The Raphael Centre for people living with AIDS is situated in a house in central Grahamstown and for six years has steadily grown its services, reaching out into a community where the majority of people live in poverty and are unemployed. The Centre, headed by Jabu van Niekerk, has been recognised for its excellence and dedication in combating the spread of HIV and AIDS and to improving access to support services required by those who are HIV-positive or living with AIDS. Every month the Raphael Centre provides a range of diverse HIV and AIDS services to approximately 700 people and touches the lives of thousands of people every year. Voluntary Counselling and HIV Testing (VCT) is seen as the entry point to a wide range of services.
Mission Statement and Vision
The Raphael Centre is dedicated to combating the spread of HIV/AIDS and to im proving access to support services required by those who are HIV positive or living with AIDS.The Raphael Centre uses Voluntary Counselling and HIV testing as a vehicle to implement this vision.
Nikithemba is sponsored, funded, and overseen by the Anglican Diocese of Grahamstown.The Anglican Diocese of Grahamstown in the Eastern Cape Province of South Africa was founded over 150 years ago in 1853. Although non-denominational, the Raphael Centre functions in premises owned by the Community of the Resurrection in Grahamstown. HIV counselling and testing offered. Crafts training for HIV positive women, and a nursery school for their children. Pastoral care provided by the Sisters. Supported by Rhodes University, and the UK charity AVERT (AIDS Prevention, Education and Research Trust).
The Raphael Centre provides the most effective and popular rapid testing service in the area. Every month between 120 and 160 people come to the Raphael Centre to find out whether they are HIV positive. It is an indication that Grahamstown community members are reassured by the Centre's reputation of good, confidential service that increasingly more and more people visit to be tested. The Centre is clearly fulfilling a community need.
In the past year, the Centre has co-operated with Khomanani in stepping up a local awareness campaign to encourage everyone to know their serostatus. This has resulted in more people are coming for testing; many of whom come for an AIDS test as a routine health habit, allowing the Centre can empower them with the information needed to keep their status negative.
In back-to-back moves this week, the Pentagon began exploring ways to lend support at the Southern border, while the House on Thursday voted to allow the Homeland Security Department in limited cases to use soldiers in that region.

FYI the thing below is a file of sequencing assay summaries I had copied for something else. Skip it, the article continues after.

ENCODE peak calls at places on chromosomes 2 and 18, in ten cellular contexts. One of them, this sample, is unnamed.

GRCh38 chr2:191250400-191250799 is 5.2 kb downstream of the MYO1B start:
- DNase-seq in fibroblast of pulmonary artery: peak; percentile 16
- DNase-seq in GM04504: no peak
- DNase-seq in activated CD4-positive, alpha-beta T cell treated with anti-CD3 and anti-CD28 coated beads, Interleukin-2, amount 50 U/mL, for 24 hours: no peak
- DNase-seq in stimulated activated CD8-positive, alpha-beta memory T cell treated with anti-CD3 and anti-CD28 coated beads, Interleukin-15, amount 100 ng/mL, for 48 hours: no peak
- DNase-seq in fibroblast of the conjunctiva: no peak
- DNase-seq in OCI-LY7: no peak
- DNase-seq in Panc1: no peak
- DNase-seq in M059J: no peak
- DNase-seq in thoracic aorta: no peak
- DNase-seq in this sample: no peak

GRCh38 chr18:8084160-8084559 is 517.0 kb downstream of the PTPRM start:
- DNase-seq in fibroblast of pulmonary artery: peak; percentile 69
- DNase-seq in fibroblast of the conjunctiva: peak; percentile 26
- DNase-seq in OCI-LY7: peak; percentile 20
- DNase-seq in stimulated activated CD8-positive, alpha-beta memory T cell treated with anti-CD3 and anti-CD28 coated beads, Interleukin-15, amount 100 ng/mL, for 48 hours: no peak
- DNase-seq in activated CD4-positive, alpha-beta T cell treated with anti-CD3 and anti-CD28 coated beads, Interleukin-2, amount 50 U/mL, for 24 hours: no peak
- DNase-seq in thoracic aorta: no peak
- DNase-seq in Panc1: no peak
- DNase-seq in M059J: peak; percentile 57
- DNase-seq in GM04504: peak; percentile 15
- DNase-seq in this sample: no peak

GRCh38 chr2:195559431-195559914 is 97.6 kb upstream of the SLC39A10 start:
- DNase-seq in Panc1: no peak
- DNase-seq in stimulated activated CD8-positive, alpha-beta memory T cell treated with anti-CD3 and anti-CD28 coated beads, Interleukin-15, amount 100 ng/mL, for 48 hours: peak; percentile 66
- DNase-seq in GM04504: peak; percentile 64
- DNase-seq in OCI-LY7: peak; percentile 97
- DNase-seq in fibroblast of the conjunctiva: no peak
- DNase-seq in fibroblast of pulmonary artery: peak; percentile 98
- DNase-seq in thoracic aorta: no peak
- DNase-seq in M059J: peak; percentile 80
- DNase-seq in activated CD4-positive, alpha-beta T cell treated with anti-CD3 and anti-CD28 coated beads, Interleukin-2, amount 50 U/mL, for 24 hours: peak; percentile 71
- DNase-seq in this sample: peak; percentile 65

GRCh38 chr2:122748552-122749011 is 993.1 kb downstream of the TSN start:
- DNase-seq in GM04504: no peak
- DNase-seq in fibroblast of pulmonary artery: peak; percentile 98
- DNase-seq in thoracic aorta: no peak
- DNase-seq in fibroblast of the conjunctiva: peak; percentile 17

At the Pentagon, Paul McHale, the assistant secretary of defense for homeland defense, asked officials to offer options for the use of military resources and troops -- particularly the National Guard -- along the border with Mexico, according to defense officials familiar with the discussions.
The officials, who requested anonymity because the matter has not been made public, said there were no details yet on a defense strategy.
Thursday's House vote allowed Defense Secretary Donald Rumsfeld to assign military personnel under certain circumstances to help the Homeland Security Department with border security. The vote was 252-171, and the provision was added to a larger military measure.
The actions underscored the importance of the border and immigration issues, yet were tentative enough to reflect worries about drawing the nation's armed forces into a politically sensitive domestic role.
Southern lawmakers met this week with White House strategist Karl Rove for a discussion that included making greater use of National Guard troops to shore up border control.
The Senate is poised to pass legislation this month that would call for additional border security, a new guest worker program and provisions opening the way to eventual citizenship for many of the estimated 11 million to 12 million illegal immigrants in the country.
"The Texas delegation is very concerned about the border and are pushing urgency," said Rep. Kevin Brady, R-Texas, who joined other Texas Republicans in a meeting with Rove this week. He said Rove was "very forthright" about border projects that Homeland Security is starting up, its current projects and what the needs are.